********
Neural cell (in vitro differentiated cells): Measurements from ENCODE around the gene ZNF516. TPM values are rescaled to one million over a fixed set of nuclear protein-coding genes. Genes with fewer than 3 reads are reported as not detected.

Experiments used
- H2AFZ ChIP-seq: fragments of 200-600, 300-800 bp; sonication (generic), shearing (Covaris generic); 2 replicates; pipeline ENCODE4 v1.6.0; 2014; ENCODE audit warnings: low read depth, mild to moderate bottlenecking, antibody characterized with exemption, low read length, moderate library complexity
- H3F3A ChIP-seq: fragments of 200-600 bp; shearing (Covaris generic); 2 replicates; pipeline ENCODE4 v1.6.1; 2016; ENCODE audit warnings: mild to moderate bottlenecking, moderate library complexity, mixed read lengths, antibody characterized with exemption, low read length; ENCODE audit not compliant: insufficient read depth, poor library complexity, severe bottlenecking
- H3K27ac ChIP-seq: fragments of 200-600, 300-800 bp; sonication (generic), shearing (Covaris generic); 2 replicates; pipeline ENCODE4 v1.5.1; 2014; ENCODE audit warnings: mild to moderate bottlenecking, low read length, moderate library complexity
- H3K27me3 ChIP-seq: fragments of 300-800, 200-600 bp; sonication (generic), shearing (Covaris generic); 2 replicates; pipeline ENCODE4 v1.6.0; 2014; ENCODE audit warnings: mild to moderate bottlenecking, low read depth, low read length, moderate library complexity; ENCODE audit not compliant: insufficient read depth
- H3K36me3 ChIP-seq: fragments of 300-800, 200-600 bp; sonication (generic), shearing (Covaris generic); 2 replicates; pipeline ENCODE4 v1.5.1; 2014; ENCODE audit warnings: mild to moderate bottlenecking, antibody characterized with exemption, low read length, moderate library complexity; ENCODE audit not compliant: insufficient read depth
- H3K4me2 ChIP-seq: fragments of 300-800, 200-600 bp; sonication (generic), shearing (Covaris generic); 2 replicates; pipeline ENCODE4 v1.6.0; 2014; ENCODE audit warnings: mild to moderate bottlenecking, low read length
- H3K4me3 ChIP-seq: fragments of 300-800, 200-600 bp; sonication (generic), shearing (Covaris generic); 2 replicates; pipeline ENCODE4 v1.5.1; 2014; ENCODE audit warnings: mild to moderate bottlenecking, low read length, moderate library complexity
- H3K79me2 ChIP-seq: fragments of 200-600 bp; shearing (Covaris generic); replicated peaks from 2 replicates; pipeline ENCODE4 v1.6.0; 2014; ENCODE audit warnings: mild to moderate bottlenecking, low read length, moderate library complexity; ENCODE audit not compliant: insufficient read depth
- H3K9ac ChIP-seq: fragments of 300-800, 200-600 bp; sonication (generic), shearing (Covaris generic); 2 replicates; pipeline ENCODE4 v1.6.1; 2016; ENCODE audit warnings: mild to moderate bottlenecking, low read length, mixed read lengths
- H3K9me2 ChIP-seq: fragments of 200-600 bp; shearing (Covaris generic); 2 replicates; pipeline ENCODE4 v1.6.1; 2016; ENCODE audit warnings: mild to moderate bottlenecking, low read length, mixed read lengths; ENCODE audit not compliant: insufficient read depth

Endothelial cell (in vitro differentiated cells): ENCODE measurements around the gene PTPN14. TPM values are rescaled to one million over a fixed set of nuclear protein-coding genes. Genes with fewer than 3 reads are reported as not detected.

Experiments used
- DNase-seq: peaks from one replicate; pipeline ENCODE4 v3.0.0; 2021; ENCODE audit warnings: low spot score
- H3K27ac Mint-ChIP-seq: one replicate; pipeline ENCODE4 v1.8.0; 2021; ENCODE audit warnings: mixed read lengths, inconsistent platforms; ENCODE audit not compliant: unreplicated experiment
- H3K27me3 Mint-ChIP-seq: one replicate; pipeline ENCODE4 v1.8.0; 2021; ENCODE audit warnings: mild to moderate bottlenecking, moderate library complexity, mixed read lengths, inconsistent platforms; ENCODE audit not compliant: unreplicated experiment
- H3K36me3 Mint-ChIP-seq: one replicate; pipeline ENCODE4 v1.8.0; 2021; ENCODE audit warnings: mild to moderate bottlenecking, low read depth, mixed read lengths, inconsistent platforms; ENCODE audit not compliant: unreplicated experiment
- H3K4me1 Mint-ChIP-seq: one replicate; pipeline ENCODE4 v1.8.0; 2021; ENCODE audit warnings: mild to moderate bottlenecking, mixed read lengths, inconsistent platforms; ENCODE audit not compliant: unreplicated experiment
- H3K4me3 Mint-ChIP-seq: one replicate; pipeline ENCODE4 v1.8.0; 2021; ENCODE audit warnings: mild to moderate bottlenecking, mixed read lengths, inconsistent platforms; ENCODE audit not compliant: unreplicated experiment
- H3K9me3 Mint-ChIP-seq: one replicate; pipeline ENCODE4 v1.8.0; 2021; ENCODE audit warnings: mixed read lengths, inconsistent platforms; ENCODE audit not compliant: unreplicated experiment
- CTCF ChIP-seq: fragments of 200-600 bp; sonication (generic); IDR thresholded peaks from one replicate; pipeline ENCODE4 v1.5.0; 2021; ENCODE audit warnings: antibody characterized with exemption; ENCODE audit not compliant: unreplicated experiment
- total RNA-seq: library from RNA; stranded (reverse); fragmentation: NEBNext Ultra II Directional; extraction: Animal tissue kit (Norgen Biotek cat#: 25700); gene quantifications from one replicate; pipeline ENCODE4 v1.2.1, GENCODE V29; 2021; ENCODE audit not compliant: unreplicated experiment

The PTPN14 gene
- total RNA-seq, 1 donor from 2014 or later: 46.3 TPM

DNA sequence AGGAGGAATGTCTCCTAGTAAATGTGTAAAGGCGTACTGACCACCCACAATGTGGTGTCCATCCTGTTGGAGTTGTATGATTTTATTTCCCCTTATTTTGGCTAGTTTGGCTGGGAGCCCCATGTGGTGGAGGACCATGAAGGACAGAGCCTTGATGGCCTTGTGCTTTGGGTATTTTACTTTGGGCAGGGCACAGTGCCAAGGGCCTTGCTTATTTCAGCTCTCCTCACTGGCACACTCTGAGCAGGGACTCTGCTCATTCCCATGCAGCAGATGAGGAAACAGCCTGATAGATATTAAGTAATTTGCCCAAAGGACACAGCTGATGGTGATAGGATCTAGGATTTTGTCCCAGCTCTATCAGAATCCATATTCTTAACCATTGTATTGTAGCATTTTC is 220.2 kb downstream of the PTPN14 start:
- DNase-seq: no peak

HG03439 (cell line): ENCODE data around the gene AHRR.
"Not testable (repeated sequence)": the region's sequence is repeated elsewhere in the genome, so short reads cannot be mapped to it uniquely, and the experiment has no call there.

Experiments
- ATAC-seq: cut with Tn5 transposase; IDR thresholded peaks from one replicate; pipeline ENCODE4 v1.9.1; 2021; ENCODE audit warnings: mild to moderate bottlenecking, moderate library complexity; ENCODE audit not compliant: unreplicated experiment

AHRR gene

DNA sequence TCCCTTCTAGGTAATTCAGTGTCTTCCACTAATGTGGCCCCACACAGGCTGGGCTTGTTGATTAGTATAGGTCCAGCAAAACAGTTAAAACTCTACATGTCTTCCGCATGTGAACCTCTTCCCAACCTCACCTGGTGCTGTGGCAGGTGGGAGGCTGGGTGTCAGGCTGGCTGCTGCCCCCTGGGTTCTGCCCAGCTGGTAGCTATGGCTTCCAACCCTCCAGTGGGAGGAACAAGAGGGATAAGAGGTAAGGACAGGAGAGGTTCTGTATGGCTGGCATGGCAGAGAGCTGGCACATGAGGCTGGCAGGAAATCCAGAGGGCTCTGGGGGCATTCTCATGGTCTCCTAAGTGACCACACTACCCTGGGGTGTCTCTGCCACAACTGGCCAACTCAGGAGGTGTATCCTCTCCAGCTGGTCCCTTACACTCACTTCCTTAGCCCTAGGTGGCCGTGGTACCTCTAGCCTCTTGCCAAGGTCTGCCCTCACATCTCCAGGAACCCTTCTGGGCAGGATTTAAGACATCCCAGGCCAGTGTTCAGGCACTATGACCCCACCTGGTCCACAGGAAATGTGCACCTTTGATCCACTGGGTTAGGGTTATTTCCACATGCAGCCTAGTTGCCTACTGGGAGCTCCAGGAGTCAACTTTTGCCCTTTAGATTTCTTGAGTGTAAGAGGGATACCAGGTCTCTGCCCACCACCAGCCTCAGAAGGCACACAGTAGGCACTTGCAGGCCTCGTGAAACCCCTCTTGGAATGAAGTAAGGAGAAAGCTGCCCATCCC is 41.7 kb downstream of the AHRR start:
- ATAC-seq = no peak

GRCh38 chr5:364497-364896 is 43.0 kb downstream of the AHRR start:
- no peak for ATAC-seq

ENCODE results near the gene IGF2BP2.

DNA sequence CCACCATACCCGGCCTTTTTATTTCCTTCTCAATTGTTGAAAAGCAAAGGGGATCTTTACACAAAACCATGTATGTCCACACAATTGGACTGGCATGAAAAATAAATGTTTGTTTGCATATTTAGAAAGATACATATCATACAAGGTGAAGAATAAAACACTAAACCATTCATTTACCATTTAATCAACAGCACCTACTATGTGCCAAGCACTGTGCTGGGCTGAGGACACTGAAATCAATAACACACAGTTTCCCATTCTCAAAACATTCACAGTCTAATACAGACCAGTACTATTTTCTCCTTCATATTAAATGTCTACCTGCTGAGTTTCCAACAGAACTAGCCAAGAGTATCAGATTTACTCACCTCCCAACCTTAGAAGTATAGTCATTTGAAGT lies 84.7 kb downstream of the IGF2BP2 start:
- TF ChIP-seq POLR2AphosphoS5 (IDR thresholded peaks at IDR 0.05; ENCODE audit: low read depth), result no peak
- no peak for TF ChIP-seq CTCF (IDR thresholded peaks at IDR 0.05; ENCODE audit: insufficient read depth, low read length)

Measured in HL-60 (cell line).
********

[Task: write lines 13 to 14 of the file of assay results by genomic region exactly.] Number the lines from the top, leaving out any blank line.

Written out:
Endothelial cell (in vitro differentiated cells): ENCODE measurements around the gene PTPN14. TPM values are rescaled to one million over a fixed set of nuclear protein-coding genes. Genes with fewer than 3 reads are reported as not detected.

Experiments used